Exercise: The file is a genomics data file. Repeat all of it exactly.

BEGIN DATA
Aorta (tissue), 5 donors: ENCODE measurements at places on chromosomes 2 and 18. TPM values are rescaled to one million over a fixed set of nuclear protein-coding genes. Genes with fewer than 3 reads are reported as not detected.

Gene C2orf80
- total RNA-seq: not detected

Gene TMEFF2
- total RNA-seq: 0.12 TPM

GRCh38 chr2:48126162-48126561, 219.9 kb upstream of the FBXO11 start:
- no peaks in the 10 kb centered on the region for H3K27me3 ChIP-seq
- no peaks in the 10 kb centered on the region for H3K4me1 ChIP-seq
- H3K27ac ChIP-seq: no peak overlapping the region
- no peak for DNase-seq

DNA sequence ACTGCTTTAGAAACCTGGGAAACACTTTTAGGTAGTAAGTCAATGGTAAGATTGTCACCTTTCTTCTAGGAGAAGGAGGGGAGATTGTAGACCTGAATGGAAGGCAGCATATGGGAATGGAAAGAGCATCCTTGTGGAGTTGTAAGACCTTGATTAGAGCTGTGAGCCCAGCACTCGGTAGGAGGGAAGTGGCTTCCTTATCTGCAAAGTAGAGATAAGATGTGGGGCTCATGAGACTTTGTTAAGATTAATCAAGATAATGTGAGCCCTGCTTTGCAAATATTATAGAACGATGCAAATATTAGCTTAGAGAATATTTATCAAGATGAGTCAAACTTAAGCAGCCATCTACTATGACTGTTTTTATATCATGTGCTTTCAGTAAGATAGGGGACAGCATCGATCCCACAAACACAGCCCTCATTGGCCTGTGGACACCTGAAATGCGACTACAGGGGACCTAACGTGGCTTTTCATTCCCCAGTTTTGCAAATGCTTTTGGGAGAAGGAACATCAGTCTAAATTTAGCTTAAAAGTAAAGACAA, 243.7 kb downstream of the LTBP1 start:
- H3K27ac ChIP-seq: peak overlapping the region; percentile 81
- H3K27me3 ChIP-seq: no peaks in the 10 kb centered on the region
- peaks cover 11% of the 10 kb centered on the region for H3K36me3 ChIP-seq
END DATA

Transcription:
Aorta (tissue), 5 donors: ENCODE measurements at places on chromosomes 2 and 18. TPM values are rescaled to one million over a fixed set of nuclear protein-coding genes. Genes with fewer than 3 reads are reported as not detected.

Gene C2orf80
- total RNA-seq: not detected

Gene TMEFF2
- total RNA-seq: 0.12 TPM

GRCh38 chr2:48126162-48126561, 219.9 kb upstream of the FBXO11 start:
- no peaks in the 10 kb centered on the region for H3K27me3 ChIP-seq
- no peaks in the 10 kb centered on the region for H3K4me1 ChIP-seq
- H3K27ac ChIP-seq: no peak overlapping the region
- no peak for DNase-seq

DNA sequence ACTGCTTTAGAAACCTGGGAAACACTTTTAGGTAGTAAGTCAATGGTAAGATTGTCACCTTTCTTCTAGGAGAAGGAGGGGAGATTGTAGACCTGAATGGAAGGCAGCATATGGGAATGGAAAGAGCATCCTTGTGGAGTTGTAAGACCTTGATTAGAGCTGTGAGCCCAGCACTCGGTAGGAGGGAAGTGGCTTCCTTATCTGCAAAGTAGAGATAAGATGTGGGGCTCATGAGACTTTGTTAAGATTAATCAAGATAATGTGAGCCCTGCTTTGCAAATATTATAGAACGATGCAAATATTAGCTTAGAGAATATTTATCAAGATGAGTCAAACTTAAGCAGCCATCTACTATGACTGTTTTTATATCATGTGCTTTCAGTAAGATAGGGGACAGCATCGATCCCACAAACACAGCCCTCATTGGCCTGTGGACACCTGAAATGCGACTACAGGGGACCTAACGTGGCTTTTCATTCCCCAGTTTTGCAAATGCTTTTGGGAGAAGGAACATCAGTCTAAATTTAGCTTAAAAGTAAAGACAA, 243.7 kb downstream of the LTBP1 start:
- H3K27ac ChIP-seq: peak overlapping the region; percentile 81
- H3K27me3 ChIP-seq: no peaks in the 10 kb centered on the region
- peaks cover 11% of the 10 kb centered on the region for H3K36me3 ChIP-seq